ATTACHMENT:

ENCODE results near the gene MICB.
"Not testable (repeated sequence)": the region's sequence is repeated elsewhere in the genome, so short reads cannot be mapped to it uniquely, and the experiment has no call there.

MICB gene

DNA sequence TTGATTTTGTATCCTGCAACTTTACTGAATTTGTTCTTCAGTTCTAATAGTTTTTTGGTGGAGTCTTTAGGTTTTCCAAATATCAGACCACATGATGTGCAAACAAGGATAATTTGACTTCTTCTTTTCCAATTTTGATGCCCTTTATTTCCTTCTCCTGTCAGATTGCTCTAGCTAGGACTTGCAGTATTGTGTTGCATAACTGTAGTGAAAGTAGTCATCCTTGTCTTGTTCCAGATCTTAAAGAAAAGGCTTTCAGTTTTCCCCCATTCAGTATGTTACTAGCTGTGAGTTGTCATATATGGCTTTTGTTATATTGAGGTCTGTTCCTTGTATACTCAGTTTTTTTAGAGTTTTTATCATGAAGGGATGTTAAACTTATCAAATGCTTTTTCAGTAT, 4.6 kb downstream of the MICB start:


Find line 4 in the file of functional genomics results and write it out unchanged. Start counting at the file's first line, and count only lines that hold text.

DNA sequence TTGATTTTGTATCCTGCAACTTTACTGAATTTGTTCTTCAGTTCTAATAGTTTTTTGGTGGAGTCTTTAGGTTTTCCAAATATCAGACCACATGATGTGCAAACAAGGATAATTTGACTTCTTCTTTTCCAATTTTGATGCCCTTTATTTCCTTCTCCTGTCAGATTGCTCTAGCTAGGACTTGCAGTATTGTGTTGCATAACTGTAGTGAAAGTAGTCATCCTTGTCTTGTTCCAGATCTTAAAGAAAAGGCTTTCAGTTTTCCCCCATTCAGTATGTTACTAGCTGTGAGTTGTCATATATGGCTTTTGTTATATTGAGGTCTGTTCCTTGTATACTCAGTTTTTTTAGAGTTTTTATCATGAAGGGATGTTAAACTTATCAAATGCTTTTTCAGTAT, 4.6 kb downstream of the MICB start: